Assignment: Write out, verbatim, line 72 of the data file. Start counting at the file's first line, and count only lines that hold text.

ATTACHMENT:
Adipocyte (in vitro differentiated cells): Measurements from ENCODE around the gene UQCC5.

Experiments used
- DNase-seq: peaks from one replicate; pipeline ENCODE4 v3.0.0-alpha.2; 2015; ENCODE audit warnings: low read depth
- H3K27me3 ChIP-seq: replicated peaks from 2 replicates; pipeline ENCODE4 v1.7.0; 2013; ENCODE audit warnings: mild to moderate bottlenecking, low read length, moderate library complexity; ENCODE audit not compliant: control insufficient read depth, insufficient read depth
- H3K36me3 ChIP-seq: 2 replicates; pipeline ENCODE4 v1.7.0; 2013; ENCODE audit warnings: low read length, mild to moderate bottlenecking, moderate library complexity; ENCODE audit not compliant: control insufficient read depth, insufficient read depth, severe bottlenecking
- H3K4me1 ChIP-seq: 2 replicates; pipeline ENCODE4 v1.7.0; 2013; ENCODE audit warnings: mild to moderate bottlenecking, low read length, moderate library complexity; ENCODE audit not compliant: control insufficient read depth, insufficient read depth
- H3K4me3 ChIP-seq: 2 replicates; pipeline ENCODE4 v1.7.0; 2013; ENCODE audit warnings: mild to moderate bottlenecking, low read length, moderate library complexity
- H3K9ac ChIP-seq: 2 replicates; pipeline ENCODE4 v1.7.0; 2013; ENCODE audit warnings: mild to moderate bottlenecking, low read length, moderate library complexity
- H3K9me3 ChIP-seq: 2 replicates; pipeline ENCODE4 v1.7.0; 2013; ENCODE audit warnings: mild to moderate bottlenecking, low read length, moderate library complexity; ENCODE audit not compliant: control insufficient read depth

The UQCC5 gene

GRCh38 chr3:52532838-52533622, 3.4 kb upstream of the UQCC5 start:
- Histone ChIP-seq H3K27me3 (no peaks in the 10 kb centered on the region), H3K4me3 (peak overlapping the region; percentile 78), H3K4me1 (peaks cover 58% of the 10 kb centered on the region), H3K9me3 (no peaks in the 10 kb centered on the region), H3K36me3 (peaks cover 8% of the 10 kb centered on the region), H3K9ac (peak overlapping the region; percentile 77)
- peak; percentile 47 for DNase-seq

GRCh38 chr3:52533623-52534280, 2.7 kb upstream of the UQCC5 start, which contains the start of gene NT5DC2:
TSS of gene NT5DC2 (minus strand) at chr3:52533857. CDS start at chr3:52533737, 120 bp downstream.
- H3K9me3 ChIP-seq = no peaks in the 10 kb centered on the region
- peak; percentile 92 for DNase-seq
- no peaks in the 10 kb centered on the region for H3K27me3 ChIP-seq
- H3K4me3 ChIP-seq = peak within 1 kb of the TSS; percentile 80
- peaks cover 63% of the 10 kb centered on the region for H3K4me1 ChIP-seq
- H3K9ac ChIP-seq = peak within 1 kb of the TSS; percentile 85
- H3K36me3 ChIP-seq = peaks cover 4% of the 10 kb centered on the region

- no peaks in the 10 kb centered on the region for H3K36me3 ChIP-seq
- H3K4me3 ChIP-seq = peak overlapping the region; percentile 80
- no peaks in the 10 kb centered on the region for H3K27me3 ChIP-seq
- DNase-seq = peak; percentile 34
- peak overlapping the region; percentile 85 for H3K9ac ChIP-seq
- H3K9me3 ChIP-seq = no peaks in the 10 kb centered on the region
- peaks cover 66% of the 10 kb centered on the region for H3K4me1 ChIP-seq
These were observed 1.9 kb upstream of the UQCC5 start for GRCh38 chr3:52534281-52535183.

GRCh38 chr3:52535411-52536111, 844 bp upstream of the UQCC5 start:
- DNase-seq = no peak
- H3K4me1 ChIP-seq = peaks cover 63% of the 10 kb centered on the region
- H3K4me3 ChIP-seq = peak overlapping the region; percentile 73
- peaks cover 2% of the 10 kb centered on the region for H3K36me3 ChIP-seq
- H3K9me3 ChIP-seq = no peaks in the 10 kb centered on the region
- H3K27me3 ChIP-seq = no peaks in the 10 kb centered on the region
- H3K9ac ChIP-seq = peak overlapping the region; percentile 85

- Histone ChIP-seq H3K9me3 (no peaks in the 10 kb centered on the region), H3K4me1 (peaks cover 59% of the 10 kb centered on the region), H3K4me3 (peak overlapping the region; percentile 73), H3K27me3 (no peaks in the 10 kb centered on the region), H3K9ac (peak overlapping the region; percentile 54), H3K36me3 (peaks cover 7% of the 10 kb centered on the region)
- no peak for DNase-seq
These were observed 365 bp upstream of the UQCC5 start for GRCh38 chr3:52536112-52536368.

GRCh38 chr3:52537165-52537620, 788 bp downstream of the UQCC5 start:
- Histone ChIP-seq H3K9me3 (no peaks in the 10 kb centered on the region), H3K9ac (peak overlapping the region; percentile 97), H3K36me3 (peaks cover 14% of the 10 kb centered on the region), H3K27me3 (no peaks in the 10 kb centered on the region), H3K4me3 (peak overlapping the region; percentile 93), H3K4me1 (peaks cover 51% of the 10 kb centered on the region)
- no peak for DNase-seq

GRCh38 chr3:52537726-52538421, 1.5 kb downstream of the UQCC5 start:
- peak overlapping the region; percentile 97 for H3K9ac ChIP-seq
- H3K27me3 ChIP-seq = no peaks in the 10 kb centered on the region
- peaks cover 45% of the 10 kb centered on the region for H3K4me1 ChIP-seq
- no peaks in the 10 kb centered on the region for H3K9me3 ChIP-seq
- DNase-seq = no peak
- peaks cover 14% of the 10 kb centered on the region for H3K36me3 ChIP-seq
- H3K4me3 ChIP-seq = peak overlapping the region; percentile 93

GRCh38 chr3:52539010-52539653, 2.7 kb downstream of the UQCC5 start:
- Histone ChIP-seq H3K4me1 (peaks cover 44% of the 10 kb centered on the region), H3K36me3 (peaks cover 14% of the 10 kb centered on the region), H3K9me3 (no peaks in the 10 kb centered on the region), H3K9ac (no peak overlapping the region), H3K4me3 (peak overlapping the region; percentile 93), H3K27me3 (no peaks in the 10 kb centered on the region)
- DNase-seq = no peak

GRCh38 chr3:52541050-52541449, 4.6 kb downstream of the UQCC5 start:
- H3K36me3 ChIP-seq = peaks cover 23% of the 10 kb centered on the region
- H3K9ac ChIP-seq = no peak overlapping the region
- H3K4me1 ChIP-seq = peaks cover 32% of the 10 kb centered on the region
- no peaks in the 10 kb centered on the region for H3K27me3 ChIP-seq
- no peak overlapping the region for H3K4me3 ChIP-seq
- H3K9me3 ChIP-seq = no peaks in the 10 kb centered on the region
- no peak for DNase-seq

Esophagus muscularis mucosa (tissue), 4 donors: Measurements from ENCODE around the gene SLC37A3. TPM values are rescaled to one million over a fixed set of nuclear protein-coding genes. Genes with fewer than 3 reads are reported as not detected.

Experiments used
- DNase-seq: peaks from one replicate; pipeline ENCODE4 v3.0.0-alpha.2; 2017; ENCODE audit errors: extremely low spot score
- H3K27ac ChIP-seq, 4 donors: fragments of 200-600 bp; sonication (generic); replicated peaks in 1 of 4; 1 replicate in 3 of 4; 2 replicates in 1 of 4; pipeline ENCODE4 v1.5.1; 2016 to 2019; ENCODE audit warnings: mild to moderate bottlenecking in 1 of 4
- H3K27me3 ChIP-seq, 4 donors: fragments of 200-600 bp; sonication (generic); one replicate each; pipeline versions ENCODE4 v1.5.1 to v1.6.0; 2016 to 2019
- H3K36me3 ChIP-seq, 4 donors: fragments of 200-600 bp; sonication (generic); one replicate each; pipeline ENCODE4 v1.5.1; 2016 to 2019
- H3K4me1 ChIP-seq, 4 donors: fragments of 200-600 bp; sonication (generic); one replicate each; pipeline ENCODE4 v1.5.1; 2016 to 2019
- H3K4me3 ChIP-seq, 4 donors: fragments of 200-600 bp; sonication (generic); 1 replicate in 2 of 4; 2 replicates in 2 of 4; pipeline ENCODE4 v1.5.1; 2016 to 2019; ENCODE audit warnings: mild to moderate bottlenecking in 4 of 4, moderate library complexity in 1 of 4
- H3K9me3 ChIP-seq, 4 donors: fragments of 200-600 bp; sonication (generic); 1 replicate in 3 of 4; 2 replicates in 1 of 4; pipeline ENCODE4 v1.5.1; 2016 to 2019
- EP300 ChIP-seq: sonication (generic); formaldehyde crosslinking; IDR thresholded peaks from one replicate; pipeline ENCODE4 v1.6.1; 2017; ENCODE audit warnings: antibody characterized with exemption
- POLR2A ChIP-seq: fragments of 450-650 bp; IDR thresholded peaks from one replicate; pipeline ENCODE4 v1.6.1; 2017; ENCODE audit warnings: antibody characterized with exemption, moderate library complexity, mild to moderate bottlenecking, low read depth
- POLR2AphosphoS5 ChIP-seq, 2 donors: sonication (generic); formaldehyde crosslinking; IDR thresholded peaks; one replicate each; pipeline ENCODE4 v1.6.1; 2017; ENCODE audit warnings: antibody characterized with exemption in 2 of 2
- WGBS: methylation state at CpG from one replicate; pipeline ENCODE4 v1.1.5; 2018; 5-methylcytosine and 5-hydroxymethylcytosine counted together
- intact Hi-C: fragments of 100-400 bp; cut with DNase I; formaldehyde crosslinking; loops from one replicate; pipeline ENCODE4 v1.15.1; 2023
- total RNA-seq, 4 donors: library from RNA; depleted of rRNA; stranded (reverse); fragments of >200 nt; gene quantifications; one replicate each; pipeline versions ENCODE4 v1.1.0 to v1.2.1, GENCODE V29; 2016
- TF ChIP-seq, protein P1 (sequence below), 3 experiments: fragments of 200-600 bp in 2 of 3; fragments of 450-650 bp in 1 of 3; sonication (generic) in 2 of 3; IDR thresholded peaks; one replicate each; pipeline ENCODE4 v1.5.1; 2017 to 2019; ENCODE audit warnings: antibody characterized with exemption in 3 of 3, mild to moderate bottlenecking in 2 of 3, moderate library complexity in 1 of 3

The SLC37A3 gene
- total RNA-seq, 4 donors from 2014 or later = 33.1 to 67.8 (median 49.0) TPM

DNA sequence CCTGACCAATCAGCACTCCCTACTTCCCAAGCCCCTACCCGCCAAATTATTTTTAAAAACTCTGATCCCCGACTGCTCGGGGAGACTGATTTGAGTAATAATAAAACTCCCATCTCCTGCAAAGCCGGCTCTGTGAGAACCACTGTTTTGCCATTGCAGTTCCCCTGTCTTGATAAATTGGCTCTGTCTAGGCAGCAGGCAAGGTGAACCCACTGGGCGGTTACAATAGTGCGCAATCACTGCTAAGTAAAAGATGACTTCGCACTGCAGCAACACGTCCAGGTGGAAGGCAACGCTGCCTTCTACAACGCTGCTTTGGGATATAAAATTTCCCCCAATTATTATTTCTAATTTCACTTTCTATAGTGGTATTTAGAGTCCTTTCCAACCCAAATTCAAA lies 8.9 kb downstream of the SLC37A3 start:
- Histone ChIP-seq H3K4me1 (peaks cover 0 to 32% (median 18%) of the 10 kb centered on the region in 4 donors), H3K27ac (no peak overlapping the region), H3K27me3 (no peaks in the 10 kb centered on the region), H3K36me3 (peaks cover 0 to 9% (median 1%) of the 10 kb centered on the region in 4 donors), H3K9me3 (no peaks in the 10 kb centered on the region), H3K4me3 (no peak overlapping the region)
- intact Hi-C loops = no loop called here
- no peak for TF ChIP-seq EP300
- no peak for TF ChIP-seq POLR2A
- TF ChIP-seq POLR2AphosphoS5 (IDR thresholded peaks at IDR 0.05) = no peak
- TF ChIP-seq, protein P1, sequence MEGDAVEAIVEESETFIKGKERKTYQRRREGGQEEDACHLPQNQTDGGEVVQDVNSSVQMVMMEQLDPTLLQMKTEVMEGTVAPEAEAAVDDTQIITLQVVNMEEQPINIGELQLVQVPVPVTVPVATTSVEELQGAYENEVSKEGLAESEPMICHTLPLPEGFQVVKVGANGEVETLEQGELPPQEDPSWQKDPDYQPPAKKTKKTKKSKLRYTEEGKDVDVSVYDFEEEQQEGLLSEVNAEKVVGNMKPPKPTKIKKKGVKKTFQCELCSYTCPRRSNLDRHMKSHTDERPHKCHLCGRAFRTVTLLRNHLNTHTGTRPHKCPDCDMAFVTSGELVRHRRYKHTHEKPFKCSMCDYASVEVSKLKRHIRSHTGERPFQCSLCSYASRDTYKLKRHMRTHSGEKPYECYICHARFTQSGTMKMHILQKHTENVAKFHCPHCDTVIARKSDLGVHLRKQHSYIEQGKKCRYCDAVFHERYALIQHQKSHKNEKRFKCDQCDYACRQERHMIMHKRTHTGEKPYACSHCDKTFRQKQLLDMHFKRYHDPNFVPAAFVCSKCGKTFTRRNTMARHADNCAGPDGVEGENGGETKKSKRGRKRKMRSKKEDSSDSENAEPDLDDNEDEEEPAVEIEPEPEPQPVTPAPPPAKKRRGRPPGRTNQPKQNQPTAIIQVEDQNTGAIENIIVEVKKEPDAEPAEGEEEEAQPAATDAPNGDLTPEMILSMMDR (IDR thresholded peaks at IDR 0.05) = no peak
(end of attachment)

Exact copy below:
- H3K9me3 ChIP-seq, 4 donors: fragments of 200-600 bp; sonication (generic); 1 replicate in 3 of 4; 2 replicates in 1 of 4; pipeline ENCODE4 v1.5.1; 2016 to 2019